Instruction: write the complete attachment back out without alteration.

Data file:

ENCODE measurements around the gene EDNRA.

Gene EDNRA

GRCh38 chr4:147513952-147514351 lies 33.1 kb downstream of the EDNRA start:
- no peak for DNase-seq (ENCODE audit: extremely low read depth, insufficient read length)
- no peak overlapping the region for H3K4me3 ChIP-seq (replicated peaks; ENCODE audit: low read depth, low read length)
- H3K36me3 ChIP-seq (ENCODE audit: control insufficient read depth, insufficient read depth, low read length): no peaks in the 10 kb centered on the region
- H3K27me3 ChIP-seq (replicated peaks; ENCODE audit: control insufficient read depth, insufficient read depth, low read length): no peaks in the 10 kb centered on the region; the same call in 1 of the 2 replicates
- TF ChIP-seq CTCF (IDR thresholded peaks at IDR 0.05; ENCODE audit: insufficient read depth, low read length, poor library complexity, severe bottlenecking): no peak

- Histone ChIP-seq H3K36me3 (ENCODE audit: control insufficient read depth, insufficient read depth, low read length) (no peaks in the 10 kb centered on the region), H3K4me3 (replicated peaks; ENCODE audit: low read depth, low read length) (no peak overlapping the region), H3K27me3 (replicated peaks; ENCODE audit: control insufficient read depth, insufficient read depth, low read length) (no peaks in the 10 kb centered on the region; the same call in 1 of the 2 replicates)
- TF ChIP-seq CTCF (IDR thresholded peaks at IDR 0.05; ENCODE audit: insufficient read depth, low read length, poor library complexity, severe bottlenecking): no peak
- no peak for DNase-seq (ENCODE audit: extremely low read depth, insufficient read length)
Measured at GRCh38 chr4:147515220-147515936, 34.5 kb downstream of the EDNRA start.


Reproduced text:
ENCODE measurements around the gene EDNRA.

Gene EDNRA

GRCh38 chr4:147513952-147514351 lies 33.1 kb downstream of the EDNRA start:
- no peak for DNase-seq (ENCODE audit: extremely low read depth, insufficient read length)
- no peak overlapping the region for H3K4me3 ChIP-seq (replicated peaks; ENCODE audit: low read depth, low read length)
- H3K36me3 ChIP-seq (ENCODE audit: control insufficient read depth, insufficient read depth, low read length): no peaks in the 10 kb centered on the region
- H3K27me3 ChIP-seq (replicated peaks; ENCODE audit: control insufficient read depth, insufficient read depth, low read length): no peaks in the 10 kb centered on the region; the same call in 1 of the 2 replicates
- TF ChIP-seq CTCF (IDR thresholded peaks at IDR 0.05; ENCODE audit: insufficient read depth, low read length, poor library complexity, severe bottlenecking): no peak

- Histone ChIP-seq H3K36me3 (ENCODE audit: control insufficient read depth, insufficient read depth, low read length) (no peaks in the 10 kb centered on the region), H3K4me3 (replicated peaks; ENCODE audit: low read depth, low read length) (no peak overlapping the region), H3K27me3 (replicated peaks; ENCODE audit: control insufficient read depth, insufficient read depth, low read length) (no peaks in the 10 kb centered on the region; the same call in 1 of the 2 replicates)
- TF ChIP-seq CTCF (IDR thresholded peaks at IDR 0.05; ENCODE audit: insufficient read depth, low read length, poor library complexity, severe bottlenecking): no peak
- no peak for DNase-seq (ENCODE audit: extremely low read depth, insufficient read length)
Measured at GRCh38 chr4:147515220-147515936, 34.5 kb downstream of the EDNRA start.